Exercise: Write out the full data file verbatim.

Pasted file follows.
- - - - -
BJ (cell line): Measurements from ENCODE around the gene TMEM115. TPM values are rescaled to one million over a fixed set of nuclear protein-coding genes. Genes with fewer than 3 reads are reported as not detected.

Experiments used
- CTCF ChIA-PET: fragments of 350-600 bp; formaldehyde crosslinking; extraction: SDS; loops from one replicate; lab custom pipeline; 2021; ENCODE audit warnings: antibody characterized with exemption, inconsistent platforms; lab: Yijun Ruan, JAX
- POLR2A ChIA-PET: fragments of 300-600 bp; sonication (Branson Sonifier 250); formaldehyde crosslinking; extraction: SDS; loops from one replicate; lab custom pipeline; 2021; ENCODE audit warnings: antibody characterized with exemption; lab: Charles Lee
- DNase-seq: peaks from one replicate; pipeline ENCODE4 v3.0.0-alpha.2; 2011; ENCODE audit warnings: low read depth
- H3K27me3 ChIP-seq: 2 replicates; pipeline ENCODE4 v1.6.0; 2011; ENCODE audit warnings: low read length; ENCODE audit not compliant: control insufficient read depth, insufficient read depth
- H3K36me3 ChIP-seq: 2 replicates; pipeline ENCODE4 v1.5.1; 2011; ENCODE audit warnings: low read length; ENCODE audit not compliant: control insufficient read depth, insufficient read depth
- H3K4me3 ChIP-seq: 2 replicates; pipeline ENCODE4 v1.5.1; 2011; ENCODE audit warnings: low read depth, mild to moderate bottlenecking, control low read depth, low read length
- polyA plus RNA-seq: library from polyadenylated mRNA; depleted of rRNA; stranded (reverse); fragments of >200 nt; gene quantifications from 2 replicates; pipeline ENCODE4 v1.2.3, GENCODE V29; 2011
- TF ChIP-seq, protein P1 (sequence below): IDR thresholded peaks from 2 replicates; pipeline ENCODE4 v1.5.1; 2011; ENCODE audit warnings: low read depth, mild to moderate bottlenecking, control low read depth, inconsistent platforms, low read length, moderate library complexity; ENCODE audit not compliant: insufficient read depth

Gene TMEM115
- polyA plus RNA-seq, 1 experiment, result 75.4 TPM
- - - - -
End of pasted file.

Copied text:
BJ (cell line): Measurements from ENCODE around the gene TMEM115. TPM values are rescaled to one million over a fixed set of nuclear protein-coding genes. Genes with fewer than 3 reads are reported as not detected.

Experiments used
- CTCF ChIA-PET: fragments of 350-600 bp; formaldehyde crosslinking; extraction: SDS; loops from one replicate; lab custom pipeline; 2021; ENCODE audit warnings: antibody characterized with exemption, inconsistent platforms; lab: Yijun Ruan, JAX
- POLR2A ChIA-PET: fragments of 300-600 bp; sonication (Branson Sonifier 250); formaldehyde crosslinking; extraction: SDS; loops from one replicate; lab custom pipeline; 2021; ENCODE audit warnings: antibody characterized with exemption; lab: Charles Lee
- DNase-seq: peaks from one replicate; pipeline ENCODE4 v3.0.0-alpha.2; 2011; ENCODE audit warnings: low read depth
- H3K27me3 ChIP-seq: 2 replicates; pipeline ENCODE4 v1.6.0; 2011; ENCODE audit warnings: low read length; ENCODE audit not compliant: control insufficient read depth, insufficient read depth
- H3K36me3 ChIP-seq: 2 replicates; pipeline ENCODE4 v1.5.1; 2011; ENCODE audit warnings: low read length; ENCODE audit not compliant: control insufficient read depth, insufficient read depth
- H3K4me3 ChIP-seq: 2 replicates; pipeline ENCODE4 v1.5.1; 2011; ENCODE audit warnings: low read depth, mild to moderate bottlenecking, control low read depth, low read length
- polyA plus RNA-seq: library from polyadenylated mRNA; depleted of rRNA; stranded (reverse); fragments of >200 nt; gene quantifications from 2 replicates; pipeline ENCODE4 v1.2.3, GENCODE V29; 2011
- TF ChIP-seq, protein P1 (sequence below): IDR thresholded peaks from 2 replicates; pipeline ENCODE4 v1.5.1; 2011; ENCODE audit warnings: low read depth, mild to moderate bottlenecking, control low read depth, inconsistent platforms, low read length, moderate library complexity; ENCODE audit not compliant: insufficient read depth

Gene TMEM115
- polyA plus RNA-seq, 1 experiment, result 75.4 TPM